Hunters venturing to Pecan Island enjoy the best of the habitat provided both by agriculture and Mother Nature, with ducks and geese by the hundreds of thousands piling into fields and marshes to feed on a variety of flora and fauna. While I had hunted many times in flooded fields to the north and west, it was my first venture to Pecan Island, one of North America’s true “duck meccas.”
My dad and I were assigned a marsh hunt for the morning. After a short and chilly pre-dawn boat ride, we arrived at the pit blind, camouflaged with native Roseau cane and wax myrtle on the northern edge of a shallow pond loaded with submerged aquatic vegetation and teeming with bird activity.
The sunrise was spectacular. The decoys soon were buzzing with bluewing and greenwing teal. Our guide’s dog worked without a hiccup, and we shot just badly enough to allow us to hunt past 7:30 when the mallards and gadwalls started to work. It’s a day that my dad and I will long remember. However, without the aggressive work to restore that marsh over the last decade-plus, that day never would have happened.
As is the case with most hunts or fishing trips, half the enjoyment comes from the story swapping and talk of the good ol’ days with fellow sportsmen, though my “good ol’ days” don’t stretch near as deep into the past as many. The night before our hunt, Pecan Island hunter-historians recounted the 1980s and ’90s when they wondered if they were going to lose their precious marsh forever.
Habitat changes precipitated by efforts to drain nearby wetlands for agriculture, construction of canals to facilitate oil and gas exploration, and saltwater intrusion were limiting sediment distribution, killing grasses and making marshes more vulnerable to subsidence and hurricane storm surges.
Open water led to increased wave action, causing more open water. Without grass to filter sediment and break up waves, the water became increasingly turbid, further inhibiting grass growth and creating an environment far less fecund and hospitable for both the migrating waterfowl and the fish and crustaceans seeking nursery grounds and protection.
The salvation for the marsh, the reason ducks descended into that shallow grassy pond all morning, came from a state and federal effort paid for by the Coastal Wetlands Planning, Protection and Restoration Act to build coastal habitat projects across Louisiana’s coast over the last 25 years. Louisiana’s Department of Natural Resources worked with the National Marine Fisheries Service in the late 1990s and early 2000s, as part of that larger effort, to build a series of marsh terraces and introduce more freshwater to keep the salt at bay, or more specifically, in the bay. The terraces, best described as a series of low, linear sediment piles, quickly reduced insidious wave action, helped sediments fall out of the water column and encouraged the return of native grasses. The project was a bargain as well, with more than 3,500 acres of terraces built with less than $3 million.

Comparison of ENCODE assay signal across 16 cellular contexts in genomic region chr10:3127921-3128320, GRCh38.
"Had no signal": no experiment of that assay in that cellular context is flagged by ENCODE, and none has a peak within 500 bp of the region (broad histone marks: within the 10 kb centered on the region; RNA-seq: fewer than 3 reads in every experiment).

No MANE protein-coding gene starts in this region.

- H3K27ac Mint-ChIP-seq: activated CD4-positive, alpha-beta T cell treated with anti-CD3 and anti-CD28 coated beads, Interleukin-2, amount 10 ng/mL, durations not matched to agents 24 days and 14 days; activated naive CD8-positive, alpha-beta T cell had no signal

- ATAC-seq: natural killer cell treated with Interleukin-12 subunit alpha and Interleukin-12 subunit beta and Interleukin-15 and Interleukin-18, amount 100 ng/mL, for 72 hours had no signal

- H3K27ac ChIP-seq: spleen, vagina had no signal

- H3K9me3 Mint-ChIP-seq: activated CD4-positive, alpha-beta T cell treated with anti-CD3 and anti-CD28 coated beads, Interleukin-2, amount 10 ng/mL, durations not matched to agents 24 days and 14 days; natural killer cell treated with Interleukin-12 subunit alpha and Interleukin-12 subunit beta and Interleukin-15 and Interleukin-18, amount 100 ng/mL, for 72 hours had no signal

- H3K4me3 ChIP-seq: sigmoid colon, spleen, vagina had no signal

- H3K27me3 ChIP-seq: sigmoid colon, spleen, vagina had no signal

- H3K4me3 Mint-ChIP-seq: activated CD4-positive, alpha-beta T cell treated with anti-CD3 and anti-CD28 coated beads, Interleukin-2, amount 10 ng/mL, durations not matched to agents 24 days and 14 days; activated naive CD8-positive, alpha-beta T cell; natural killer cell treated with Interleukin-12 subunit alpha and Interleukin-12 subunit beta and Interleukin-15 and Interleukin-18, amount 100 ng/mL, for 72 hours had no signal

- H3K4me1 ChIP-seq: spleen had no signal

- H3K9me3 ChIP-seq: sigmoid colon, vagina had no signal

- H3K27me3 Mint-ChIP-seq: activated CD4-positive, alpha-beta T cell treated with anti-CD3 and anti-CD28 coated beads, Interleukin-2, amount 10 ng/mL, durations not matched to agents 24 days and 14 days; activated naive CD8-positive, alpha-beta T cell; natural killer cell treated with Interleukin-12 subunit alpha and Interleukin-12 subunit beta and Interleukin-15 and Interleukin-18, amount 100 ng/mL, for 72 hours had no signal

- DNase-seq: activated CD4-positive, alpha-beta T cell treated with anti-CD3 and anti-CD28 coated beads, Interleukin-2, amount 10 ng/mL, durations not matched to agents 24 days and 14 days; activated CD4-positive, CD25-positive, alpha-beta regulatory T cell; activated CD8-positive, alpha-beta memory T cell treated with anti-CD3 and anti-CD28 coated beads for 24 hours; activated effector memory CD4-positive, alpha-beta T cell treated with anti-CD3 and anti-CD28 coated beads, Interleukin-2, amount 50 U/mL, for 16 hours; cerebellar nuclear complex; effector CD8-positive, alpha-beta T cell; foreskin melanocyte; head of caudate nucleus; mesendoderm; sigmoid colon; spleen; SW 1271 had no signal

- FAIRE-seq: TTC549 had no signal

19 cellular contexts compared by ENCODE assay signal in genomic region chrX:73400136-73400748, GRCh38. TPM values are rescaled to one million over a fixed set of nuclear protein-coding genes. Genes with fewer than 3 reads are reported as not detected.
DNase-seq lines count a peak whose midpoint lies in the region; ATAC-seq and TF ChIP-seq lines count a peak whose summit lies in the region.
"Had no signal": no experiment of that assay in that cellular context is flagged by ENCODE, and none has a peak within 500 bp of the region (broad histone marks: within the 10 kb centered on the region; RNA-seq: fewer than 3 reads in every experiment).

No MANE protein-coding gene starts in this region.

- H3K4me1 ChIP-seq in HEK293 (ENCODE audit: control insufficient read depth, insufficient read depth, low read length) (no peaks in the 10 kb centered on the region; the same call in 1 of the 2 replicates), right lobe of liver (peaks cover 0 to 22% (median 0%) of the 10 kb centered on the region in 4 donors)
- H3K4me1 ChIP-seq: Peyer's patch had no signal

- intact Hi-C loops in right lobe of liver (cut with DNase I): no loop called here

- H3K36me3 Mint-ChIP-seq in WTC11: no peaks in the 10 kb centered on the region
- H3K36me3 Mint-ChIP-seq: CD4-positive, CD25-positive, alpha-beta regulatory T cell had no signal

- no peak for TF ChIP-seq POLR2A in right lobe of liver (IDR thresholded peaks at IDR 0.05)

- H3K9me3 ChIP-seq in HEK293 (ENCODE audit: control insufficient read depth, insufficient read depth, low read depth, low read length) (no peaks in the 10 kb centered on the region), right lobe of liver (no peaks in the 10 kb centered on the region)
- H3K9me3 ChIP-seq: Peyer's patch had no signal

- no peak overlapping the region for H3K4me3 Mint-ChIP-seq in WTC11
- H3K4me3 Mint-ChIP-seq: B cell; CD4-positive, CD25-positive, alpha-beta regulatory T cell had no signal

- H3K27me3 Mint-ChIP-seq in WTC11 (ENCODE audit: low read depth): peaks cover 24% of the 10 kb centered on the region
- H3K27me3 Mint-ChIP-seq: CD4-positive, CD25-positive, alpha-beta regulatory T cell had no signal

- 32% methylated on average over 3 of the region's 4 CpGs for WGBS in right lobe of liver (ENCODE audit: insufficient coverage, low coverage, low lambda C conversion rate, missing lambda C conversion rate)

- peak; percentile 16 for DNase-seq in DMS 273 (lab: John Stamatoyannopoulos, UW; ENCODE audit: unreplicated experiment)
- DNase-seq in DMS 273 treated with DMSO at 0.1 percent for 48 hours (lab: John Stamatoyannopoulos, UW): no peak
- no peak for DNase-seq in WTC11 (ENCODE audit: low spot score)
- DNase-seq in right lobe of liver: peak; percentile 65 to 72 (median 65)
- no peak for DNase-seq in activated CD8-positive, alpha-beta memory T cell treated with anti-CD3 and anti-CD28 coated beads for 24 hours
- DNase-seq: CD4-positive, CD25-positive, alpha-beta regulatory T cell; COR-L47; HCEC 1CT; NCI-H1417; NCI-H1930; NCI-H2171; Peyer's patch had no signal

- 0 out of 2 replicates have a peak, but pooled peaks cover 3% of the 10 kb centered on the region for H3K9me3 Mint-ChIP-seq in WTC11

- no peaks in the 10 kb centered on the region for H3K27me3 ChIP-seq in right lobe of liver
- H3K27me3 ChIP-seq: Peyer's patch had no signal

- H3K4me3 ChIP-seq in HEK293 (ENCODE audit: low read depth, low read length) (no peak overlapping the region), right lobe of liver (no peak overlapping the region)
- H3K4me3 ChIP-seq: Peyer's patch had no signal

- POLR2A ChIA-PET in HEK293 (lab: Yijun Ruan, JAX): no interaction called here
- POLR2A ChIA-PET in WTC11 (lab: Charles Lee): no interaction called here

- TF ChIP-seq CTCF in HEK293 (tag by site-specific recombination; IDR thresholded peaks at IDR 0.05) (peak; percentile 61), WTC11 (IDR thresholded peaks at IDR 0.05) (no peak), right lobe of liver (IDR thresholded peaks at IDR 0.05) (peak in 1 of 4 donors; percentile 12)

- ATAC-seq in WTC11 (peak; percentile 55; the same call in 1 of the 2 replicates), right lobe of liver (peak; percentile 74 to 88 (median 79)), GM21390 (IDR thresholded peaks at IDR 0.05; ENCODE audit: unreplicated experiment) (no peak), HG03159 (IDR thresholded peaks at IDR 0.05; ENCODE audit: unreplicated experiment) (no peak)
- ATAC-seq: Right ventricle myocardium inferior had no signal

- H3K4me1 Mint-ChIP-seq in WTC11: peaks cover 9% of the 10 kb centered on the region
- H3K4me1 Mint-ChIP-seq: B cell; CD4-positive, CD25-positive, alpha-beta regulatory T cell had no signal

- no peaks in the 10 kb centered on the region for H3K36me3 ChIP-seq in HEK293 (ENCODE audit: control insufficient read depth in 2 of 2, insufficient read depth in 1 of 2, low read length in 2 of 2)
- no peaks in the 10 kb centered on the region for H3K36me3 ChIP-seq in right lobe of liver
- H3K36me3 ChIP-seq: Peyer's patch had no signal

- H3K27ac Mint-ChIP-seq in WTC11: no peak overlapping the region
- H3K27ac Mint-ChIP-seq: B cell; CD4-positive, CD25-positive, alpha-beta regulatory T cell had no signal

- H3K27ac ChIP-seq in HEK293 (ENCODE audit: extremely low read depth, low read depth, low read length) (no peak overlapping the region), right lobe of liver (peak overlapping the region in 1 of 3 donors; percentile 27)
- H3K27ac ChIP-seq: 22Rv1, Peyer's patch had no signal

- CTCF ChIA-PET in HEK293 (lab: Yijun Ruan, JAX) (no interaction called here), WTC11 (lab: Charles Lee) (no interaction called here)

Marsh terraces certainly aren’t a wide-spread, long-term answer to the ever-present and drastic coastal land loss in Louisiana. A variety of projects and initiatives have been prescribed and must be utilized simply to sustain what remains of Louisiana’s coast, much less reverse the habitat loss and actually see new wetlands. But, in the case of Pecan Island, one project helped extend the life of a productive habitat for several decades in an area where few other options existed.
Last year, as I worked with the Coastal Conservation Association, Center for Coastal Conservation and American Sportfishing Association to host workshops with fellow anglers, charter captains, scientists and researchers and other conservation groups across the five Gulf States to identify habitat restoration projects to restore, enhance and sustain Gulf fisheries, I quietly celebrated that many of the habitat projects discussed for fish, especially the effort to comprehensively restore the Mississippi River Delta, also benefit a host of other wildlife like ducks. After all, how could I go on a “cast and blast” trip to hunt ducks in the morning and fish for redfish and speckled trout in the afternoon in Buras if there isn’t quality habitat to do both?
The projects identified in the workshops are the basis for a report released by the TRCP last fall titled: “Gulf of Mexico Recreational Fisheries: Recommendations for Restoration, Recovery and Sustainability.” Proudly, I can say that my fellow sportsmen used the workshops and the report to champion a host of efforts that should lead to better science, management and habitat for saltwater fish using oil spill recovery penalties. We are taking their recommendations back to federal and state decision makers who are determining how to spend the money.
Quality habitat is the tie that binds all sportsmen to each other and to the land, no matter where they fish or hunt. Without a concerted effort to conserve, protect, enhance and expand that habitat, like many of the projects recommended by Gulf anglers aim to do, the bind is certain to break.
In the last two years, policymakers have committed to significant investments in conservation, infrastructure, and reversing climate change. Hunters and anglers continue to be vocal about the opportunity to create conservation jobs, restore habitat, and boost fish and wildlife populations. Support solutions now.Learn More